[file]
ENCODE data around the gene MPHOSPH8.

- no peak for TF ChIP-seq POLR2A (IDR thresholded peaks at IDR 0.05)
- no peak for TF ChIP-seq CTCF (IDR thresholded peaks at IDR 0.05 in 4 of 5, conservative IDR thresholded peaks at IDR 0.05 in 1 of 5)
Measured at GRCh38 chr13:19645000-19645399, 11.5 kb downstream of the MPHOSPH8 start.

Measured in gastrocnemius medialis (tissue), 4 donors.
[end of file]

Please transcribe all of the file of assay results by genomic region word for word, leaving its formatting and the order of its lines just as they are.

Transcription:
ENCODE data around the gene MPHOSPH8.

- no peak for TF ChIP-seq POLR2A (IDR thresholded peaks at IDR 0.05)
- no peak for TF ChIP-seq CTCF (IDR thresholded peaks at IDR 0.05 in 4 of 5, conservative IDR thresholded peaks at IDR 0.05 in 1 of 5)
Measured at GRCh38 chr13:19645000-19645399, 11.5 kb downstream of the MPHOSPH8 start.

Measured in gastrocnemius medialis (tissue), 4 donors.